For example, the Chinese language may share a common script language for its various dialects. Therefore, Chinese Mandarin and Chinese Pinion dialects may share the common script language of Chinese. Similarly, the English language may share the script language of Latin with the Italian language.

As will be discussed below in further detail with respect to FIG. 16, when a particular language is selected in the page 900B being created, the method and system of the present invention refers to the style sheet 900A to determine if an identical language identifier exists in the style sheet 900A that corresponds to the position or level input that is active in the page 900B being created. If a match is found, then the font assigned to that language identifier is used for that particular level.

However, if an identical language identifier does not exist in the style sheet 900A, then the method and system determines if there is a match with a base language identifier in the style sheet 900A. For example, in the page 900B being created, the language German-Austrian has been selected for a first level of text. The present invention would review the style sheet 900A to determine if there is a matching language identifier that would denote German-Austrian.

However, in the example illustrated in FIG. 9, the language German-Austrian does not exist in the style sheet 900A. Therefore, the present invention would look for a common base language identifier for a related language. In the style sheet 900A, the language German-German would constitute a matching base language identifier relative to the selected German-Austrian language. Therefore, the first level 905B would be written in the font corresponding to the German-German font of the style sheet 900A. As mentioned previously, further details of the language font tracking for levels will be discussed below with respect to FIG. 16.

Referring now to FIG. 10, this figure includes exemplary display screens illustrating a style sheet 1000A and a page 1000B being created in an electronic document. The display screens illustrated in FIG. 10 are similar to those illustrated in FIGS. 5-9, and therefore only the differences between these figures will be discussed below. In FIG. 10, an exemplary user interface is illustrated where switching between the style sheet 1000A and the page 1000B that is being created, can be selected without difficulty. A first button 1045 can allow the selection of a document in order to insert data on a page that an be created. A second button 1050 can be selected in order to activate or to view and edit the style sheet 1000A.

In FIG. 10, the button with the double rectangle illustrates which display screen is active. In the exemplary embodiment illustrated in FIG. 10, the button 1050A is active in order to display the style sheet 1000A. Similarly, the first button 1045B is shown active when the page 1000B of the document is being illustrated.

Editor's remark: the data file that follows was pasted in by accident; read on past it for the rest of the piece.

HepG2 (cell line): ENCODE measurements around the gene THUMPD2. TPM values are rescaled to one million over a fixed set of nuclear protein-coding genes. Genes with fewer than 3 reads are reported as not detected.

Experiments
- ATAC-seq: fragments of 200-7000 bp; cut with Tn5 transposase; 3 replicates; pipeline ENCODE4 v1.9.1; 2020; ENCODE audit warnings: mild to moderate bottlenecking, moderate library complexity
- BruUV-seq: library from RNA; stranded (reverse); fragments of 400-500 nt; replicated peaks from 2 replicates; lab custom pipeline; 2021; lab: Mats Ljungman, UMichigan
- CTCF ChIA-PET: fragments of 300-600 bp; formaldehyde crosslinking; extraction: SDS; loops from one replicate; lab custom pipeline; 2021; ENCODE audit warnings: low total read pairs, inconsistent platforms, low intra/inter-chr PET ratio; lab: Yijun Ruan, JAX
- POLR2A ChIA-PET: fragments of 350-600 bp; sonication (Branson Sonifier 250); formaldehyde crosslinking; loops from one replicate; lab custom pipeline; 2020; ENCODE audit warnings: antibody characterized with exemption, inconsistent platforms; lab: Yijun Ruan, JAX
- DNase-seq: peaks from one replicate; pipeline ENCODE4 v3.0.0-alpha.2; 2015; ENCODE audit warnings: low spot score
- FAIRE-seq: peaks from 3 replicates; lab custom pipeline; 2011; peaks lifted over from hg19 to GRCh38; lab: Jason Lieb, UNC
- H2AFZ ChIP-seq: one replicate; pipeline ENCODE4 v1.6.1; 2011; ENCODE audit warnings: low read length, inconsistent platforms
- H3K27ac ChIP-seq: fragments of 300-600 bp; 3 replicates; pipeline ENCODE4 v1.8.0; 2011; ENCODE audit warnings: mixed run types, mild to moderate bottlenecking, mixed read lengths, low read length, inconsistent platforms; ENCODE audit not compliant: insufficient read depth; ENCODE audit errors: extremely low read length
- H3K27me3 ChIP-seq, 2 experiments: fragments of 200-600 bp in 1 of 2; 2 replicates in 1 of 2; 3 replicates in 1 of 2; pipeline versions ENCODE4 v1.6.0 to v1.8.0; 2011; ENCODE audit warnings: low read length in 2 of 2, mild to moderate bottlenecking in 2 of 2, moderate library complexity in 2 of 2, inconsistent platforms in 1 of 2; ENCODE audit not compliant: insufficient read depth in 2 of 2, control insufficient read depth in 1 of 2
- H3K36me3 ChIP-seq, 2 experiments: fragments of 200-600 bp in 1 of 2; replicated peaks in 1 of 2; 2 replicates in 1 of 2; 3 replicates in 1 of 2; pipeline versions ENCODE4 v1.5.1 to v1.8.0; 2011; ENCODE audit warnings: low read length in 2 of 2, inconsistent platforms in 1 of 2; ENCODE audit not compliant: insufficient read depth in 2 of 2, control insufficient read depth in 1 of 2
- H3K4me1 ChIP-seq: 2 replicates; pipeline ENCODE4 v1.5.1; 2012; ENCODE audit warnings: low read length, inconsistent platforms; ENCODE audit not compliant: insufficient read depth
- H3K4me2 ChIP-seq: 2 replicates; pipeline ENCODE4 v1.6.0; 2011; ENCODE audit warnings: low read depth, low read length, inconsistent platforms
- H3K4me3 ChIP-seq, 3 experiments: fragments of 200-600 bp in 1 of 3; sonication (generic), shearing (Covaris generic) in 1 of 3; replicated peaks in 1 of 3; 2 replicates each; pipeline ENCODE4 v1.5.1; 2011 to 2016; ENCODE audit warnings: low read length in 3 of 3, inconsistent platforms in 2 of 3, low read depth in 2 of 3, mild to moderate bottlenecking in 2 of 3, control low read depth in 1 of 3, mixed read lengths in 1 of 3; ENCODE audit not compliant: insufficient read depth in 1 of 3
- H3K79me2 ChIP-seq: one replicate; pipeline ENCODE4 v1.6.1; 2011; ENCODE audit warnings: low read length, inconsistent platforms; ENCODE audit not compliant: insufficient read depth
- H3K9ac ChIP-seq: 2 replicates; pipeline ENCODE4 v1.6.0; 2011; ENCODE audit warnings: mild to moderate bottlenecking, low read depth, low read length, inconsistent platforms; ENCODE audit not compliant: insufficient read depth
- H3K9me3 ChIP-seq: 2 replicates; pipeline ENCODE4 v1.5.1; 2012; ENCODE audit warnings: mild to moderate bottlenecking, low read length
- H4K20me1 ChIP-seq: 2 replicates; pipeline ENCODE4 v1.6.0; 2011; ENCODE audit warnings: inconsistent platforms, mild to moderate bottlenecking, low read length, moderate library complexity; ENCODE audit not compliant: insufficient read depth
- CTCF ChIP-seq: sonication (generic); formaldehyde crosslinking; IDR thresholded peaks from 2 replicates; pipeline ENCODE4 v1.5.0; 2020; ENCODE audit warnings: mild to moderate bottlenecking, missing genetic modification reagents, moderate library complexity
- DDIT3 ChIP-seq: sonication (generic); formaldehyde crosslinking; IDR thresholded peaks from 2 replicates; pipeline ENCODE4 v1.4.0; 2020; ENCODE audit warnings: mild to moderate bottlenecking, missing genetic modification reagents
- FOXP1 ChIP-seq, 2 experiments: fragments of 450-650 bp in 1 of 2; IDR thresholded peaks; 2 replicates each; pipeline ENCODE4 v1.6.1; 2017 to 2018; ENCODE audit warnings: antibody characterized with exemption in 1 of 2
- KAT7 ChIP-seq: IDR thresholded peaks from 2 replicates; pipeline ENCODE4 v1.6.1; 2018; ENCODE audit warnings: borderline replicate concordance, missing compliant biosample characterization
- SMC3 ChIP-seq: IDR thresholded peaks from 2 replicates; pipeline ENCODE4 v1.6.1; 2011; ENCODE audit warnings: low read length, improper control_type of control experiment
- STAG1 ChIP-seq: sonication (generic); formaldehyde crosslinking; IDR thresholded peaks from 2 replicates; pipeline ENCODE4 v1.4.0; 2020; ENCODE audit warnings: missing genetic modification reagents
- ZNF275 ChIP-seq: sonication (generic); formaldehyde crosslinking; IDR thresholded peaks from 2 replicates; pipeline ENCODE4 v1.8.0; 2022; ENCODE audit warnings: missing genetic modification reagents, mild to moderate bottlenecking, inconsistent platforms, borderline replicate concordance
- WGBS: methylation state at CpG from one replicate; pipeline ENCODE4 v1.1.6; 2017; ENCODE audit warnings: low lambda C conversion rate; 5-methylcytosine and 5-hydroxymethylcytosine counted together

Referring now to FIG. 11, this figure illustrates an exemplary user interface 1100 for a word processing application program. The user interface 1100 can comprise a drop-down menu in which various options can be selected such as selecting the playwright style 1105 relative to the other style sheets identified by a name in the drop-down menu 1100. Those skilled in the art will appreciate the present invention is not limited to the user interface 1100 illustrated in FIG. 11 and that other user interfaces that permit selection of different style sheets are not beyond the scope and spirit of the present invention.

Turning now to FIG. 12, this figure illustrates an exemplary user interface for an electronic tablet that may comprise page groupings 1205 that can correspond to a format page 1210 (not illustrated). In the exemplary embodiment illustrated in FIG. 12, a page 1215 that is being created with the electronic tablet is illustrated. Specifically, a sixth page in a series of pages is illustrated in FIG. 12. The format of this sixth page 1215 being created can correspond with a format page 1210 (not illustrated). The format page 1210 (not illustrated) could comprise any one of the style sheets discussed above with respect to FIGS. 5-8.

Referring now to FIG. 13, this figure illustrates an exemplary display screen 1300 for an electronic tablet. On the active page 1305 of the electronic tablet, objects such as text 1310 can be inputted. The text can comprise handwritten text in the form of electronic ink 1315 or typewritten text 1320 or both. The display 1300 illustrates an alternate exemplary embodiment of a user interface that can comprise a format page 1325 that can be in the form of a reduced sized image such as a thumbnail sized image known to those of ordinary skill in the art.

The format page 1325 can comprise any one of the style sheets discussed above with respect to FIGS. 5 through 8. The format page 1325 can control the formatting of the inputted text 1310. In order to access the format page 1325 to make any modifications, the reduced sized image of the format page 1325 can be activated by using a screen-pointing device such as a mouse pointer in combination with an action such as a “double-click.” Those skilled in the art will recognize that the present invention is not limited to the user interface illustrated in FIG. 13 for accessing the format page 1325. Other user interfaces are not beyond the scope and spirit of the present invention.

Referring now to FIGS. 14A through 14D, in FIG. 14A, a first exemplary style sheet 1405 is illustrated. The first style sheet 1405 comprises a bullet and numbering scheme where a first level of an outline does not comprise any bullets or numbers. However, for the second level, a bullet is provided, and for the third level, a number is provided.